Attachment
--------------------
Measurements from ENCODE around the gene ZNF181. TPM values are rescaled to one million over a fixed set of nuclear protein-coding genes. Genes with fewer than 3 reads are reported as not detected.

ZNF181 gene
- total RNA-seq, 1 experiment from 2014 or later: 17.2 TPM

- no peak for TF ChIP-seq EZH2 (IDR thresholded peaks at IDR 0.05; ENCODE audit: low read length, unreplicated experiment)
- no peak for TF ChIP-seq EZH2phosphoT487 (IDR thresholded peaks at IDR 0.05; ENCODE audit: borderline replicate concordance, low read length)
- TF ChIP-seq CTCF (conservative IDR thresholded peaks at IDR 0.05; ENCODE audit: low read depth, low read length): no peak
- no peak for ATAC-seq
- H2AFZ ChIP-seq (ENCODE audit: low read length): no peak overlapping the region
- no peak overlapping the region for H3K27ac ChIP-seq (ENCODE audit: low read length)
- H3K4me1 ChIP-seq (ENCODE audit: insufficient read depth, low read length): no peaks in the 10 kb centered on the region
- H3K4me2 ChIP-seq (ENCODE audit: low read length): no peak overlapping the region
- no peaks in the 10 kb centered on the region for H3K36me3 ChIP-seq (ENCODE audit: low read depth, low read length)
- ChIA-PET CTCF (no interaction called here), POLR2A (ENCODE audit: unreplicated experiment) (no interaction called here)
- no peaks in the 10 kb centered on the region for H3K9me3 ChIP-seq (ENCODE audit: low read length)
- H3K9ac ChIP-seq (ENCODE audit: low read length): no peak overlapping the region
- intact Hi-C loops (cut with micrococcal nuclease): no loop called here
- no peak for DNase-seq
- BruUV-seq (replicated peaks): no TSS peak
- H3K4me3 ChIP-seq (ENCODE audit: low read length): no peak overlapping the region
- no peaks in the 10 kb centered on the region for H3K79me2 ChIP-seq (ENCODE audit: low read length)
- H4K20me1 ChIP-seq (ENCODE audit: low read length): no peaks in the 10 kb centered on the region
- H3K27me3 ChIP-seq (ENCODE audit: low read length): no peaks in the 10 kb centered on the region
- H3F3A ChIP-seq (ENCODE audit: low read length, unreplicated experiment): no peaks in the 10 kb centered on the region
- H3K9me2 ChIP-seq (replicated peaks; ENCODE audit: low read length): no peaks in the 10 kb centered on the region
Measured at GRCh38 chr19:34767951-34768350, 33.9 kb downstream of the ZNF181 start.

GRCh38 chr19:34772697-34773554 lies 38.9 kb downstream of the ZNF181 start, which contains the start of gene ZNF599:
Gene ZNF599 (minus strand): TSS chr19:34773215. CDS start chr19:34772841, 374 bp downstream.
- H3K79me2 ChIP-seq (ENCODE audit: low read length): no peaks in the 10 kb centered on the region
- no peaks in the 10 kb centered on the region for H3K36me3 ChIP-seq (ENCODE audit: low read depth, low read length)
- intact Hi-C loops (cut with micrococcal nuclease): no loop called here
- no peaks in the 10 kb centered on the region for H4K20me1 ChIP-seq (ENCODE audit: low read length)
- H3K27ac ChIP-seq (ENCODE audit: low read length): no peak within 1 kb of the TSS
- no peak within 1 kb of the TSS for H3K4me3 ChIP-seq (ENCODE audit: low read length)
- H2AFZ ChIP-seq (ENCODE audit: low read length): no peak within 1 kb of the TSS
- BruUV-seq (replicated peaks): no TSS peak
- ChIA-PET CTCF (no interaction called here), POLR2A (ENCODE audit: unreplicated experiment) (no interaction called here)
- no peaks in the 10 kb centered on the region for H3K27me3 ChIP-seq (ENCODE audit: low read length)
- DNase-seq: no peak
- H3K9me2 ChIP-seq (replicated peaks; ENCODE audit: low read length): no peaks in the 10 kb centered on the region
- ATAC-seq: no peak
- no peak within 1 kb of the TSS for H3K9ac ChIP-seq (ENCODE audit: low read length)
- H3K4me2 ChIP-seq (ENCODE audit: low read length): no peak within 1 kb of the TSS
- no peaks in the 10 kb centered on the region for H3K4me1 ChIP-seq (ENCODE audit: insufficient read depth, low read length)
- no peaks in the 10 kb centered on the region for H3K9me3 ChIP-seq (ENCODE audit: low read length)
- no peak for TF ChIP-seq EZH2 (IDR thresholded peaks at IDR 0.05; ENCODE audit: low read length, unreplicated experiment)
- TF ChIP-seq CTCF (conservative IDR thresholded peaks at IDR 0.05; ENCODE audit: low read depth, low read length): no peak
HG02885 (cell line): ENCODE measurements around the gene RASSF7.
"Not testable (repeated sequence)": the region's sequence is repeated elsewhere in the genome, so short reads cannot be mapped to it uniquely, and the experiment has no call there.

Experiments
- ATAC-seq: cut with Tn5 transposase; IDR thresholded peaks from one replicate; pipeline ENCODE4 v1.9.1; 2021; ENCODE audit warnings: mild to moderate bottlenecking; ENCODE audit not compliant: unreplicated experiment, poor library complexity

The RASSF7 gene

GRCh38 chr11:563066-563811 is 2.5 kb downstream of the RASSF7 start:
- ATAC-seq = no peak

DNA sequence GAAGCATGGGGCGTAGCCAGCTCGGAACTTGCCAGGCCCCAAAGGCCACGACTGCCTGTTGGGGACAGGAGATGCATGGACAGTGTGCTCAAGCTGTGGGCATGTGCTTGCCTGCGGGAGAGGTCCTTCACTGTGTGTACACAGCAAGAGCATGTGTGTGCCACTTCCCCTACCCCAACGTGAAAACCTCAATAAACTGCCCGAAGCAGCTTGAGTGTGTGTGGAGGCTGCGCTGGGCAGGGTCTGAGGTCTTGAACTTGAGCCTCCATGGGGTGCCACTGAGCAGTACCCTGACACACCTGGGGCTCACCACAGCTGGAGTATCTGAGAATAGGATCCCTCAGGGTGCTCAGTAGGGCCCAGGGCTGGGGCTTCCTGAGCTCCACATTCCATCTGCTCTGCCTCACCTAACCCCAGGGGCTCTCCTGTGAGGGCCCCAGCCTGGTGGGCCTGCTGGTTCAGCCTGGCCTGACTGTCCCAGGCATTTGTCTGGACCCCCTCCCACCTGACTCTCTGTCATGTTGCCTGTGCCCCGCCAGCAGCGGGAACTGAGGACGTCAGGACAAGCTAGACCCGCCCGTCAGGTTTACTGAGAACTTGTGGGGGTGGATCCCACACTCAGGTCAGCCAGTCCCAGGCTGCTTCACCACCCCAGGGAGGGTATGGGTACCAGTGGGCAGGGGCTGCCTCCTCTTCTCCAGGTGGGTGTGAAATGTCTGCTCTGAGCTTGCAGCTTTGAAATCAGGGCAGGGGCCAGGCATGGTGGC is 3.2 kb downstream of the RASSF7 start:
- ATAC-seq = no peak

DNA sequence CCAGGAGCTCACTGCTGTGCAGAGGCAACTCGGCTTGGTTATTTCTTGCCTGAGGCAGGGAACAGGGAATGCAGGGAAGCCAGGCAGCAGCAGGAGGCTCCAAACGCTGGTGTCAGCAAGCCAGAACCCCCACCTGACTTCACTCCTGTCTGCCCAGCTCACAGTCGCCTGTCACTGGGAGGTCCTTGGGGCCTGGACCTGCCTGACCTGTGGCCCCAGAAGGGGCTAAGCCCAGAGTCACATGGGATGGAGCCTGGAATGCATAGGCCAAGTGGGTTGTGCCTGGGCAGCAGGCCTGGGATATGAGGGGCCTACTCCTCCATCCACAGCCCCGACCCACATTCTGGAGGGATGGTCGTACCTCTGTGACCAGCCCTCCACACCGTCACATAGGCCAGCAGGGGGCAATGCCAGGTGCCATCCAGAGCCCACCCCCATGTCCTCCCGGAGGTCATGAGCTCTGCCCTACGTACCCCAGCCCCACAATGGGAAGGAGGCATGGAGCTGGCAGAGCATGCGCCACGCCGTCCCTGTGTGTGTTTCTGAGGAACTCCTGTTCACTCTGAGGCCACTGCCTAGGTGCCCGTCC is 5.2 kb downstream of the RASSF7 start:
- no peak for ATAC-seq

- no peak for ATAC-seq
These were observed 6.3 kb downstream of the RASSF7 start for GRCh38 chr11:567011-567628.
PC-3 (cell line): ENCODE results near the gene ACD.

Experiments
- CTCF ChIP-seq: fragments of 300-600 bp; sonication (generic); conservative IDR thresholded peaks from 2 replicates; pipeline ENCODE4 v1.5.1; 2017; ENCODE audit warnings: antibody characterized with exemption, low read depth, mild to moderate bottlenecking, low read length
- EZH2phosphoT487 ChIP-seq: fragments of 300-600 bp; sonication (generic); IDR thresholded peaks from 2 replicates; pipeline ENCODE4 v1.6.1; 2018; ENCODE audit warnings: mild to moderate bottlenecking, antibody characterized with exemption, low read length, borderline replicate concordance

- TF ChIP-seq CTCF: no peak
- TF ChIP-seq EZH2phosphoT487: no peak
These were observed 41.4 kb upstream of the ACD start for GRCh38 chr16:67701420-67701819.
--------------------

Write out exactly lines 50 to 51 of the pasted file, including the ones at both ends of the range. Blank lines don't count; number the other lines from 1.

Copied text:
- ATAC-seq: cut with Tn5 transposase; IDR thresholded peaks from one replicate; pipeline ENCODE4 v1.9.1; 2021; ENCODE audit warnings: mild to moderate bottlenecking; ENCODE audit not compliant: unreplicated experiment, poor library complexity

The RASSF7 gene